prior instalment considered the changes that the Comprehensive
Economic Trade Agreement ("CETA") will have on
procurement by public utilities. We will now look at the extent to
which the obligations imposed by CETA on procurements by public
utilities will be limited by minimum monetary thresholds and
certain special exceptions.
Under all procurement treaties including CETA, only procurements
which exceed a certain monetary value are subject to the
treaty's obligations. Under CETA, only those procurements
by a covered public utility that exceed $630,000 will be
subject to its requirements.1 Procurements by utilities
below that threshold will not be subject to CETA. Splitting
procurements into smaller bundles is prohibited under CETA (as is
the case under all procurement treaties). This means that a covered
utility could not beak a procurement with an overall value of $1
million into two procurement of $600,000 and $400,000 in order to
circumvent the provisions of CETA.
Procurements by utilities will also be subject to special
exceptions set out in the text of the treaty itself. For example,
one major special exception for all procurement is the so-called
"National Security Exemption" that is present in other
agreements, such as NAFTA. In addition, public private partnerships
for the utilities sector will be exempt from CETA
requirements. There will also be additional carve-outs for
certain procurements conducted by power generators and hydro
The government has been incredibly tight-lipped as to what these
exceptions will be; only stating that 20-30% of all subject
procurements by a covered public utility are likely to be subject
to these special exceptions.
And that has, largely, been the story of CETA and the
procurement provisions in particular. The Canadian government has
been reluctant to provide any material information that can be used
by industry to begin planning out how they will implement CETA once
it is officially enforced. As such, the treaty remains a 'work
in progress'. However, we will continue to bring you
information as it becomes available, continuing our series with the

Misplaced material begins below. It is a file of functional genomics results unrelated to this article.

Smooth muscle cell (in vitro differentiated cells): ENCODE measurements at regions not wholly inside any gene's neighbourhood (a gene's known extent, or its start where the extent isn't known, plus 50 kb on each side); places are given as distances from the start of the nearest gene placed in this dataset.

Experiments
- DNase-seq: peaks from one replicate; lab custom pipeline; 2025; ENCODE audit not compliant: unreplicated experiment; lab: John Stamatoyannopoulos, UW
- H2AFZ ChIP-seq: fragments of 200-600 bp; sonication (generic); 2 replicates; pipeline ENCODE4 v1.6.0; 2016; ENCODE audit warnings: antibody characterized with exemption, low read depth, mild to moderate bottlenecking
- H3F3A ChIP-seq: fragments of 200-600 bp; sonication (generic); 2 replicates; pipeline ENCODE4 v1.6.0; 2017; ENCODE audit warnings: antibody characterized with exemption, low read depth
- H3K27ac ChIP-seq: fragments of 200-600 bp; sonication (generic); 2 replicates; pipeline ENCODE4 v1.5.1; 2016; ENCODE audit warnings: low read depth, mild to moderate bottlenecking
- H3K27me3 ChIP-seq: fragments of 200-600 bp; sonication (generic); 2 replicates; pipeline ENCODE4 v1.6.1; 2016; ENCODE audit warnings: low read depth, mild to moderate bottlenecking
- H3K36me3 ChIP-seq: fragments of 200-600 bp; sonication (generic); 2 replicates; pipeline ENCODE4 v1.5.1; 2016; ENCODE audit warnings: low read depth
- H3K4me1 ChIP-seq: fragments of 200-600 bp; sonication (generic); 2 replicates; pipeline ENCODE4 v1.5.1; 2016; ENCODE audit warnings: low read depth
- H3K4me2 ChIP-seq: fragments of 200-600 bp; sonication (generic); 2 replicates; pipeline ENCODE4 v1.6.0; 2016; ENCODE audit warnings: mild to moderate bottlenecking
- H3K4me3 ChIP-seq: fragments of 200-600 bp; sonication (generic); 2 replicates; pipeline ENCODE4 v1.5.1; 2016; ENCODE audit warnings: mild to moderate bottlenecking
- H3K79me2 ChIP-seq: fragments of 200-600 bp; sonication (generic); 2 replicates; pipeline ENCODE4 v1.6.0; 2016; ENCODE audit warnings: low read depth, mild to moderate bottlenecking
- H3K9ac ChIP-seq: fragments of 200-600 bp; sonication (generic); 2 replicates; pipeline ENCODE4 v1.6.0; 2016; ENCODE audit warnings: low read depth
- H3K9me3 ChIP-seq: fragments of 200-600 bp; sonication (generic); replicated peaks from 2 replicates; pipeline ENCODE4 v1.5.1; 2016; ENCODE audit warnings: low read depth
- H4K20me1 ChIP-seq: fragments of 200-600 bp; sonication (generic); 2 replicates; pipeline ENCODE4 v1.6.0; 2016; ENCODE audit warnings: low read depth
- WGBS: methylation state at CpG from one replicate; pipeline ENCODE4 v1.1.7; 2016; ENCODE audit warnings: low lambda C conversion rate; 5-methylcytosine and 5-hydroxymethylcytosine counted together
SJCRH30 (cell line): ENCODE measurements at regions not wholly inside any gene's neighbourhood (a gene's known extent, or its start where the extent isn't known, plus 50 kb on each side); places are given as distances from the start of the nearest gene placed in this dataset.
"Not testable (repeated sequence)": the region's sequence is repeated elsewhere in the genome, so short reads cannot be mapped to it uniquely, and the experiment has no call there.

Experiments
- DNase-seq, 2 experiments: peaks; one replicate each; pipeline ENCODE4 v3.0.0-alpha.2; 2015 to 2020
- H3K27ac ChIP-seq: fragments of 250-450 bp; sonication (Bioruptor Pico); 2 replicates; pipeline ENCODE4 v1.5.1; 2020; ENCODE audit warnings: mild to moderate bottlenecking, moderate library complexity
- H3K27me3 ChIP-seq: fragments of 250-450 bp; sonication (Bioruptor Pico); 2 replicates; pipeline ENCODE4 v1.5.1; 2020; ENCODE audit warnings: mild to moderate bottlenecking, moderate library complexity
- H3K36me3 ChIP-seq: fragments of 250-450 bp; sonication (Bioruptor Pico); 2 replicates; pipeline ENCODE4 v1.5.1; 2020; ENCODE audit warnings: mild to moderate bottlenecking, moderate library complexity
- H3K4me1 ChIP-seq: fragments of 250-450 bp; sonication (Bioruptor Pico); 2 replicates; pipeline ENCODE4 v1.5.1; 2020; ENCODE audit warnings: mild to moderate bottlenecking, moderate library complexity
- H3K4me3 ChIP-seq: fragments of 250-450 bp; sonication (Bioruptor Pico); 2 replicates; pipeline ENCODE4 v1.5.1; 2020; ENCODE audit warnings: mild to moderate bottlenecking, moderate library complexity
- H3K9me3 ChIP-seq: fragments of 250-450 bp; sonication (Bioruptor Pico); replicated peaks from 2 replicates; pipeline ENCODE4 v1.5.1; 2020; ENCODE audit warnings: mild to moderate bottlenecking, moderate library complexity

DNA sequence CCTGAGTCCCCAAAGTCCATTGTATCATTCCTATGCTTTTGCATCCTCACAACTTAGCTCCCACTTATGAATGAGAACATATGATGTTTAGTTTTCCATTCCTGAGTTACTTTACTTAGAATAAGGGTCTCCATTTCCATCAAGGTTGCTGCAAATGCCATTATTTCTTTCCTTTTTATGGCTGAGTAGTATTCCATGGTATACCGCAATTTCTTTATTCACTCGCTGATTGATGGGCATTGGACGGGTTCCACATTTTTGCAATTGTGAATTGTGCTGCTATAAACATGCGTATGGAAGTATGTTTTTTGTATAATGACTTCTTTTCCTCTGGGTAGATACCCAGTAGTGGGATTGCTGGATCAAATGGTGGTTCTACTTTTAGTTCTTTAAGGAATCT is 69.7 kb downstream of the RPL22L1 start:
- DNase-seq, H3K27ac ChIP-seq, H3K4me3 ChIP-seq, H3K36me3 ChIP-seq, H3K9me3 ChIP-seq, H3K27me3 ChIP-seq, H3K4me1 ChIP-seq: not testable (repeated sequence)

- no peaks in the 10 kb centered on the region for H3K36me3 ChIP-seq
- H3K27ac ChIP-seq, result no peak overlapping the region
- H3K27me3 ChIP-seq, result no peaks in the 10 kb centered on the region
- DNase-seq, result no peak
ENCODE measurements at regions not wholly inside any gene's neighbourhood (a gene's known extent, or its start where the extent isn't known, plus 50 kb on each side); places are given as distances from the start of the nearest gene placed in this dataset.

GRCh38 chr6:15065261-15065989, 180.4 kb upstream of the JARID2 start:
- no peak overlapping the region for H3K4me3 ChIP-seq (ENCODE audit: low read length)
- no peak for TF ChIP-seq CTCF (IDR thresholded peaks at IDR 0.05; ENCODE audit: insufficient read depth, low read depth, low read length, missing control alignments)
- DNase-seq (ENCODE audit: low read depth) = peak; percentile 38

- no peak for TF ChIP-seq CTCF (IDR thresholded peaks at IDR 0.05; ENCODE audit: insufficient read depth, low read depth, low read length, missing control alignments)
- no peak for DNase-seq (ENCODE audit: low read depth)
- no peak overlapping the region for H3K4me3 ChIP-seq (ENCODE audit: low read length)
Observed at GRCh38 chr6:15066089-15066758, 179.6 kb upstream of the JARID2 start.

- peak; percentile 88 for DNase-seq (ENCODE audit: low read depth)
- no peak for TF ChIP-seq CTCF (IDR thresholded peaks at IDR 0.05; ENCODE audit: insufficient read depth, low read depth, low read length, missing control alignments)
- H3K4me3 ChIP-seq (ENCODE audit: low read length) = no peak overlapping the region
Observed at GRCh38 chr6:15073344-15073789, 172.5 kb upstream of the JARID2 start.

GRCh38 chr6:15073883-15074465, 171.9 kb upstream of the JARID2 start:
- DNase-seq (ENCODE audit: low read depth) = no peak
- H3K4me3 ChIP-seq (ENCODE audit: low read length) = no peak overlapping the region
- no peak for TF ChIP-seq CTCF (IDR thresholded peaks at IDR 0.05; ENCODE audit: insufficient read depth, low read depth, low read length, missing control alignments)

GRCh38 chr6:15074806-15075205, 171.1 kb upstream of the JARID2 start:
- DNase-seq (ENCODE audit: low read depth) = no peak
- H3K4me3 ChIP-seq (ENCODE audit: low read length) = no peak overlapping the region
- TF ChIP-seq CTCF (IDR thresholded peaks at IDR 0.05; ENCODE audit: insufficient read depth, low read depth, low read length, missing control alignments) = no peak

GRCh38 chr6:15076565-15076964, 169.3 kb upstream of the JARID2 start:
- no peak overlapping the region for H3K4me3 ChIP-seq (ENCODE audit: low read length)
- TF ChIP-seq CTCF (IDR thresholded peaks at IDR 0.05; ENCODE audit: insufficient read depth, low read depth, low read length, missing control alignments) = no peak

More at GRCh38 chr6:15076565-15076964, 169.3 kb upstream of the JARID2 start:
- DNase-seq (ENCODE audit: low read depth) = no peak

next installment – Obligations: What Must the Utilities Do to
1. Some sharp observers may wonder why an international
treaty states thresholds in Canadian dollars. Those who are even
more astute may wonder if this number will account for inflation or
exchange rates. In reality, this number is an approximation. Like
most international treaties involving amounts of currency, the
threshold is given in "Special Drawing Rights" or
These SDRs are a product of the International Monetary
Fund – which uses a basket of various worldwide currencies to
determine the "value" of an SDR. This helps keep the
threshold value constant in real terms despite currency
fluctuations in nominal value. You can find more on SDRs here.
Canada is a constitutional monarchy, a parliamentary democracy and a federation comprised of ten provinces and three territories. Canada's judiciary is independent of the legislative and executive branches of Government.
The Government of Alberta recently announced a number of policy changes that will impact the Alberta Electricity Market, composed of its generators, transmitters, distributors, retailers, electricity consumers and wholesale electricity market.
Register for Access and our Free Biweekly Alert for
This service is completely free. Access 250,000 archived articles from 100+ countries and get a personalised email twice a week covering developments (and yes, our lawyers like to think you’ve read our Disclaimer).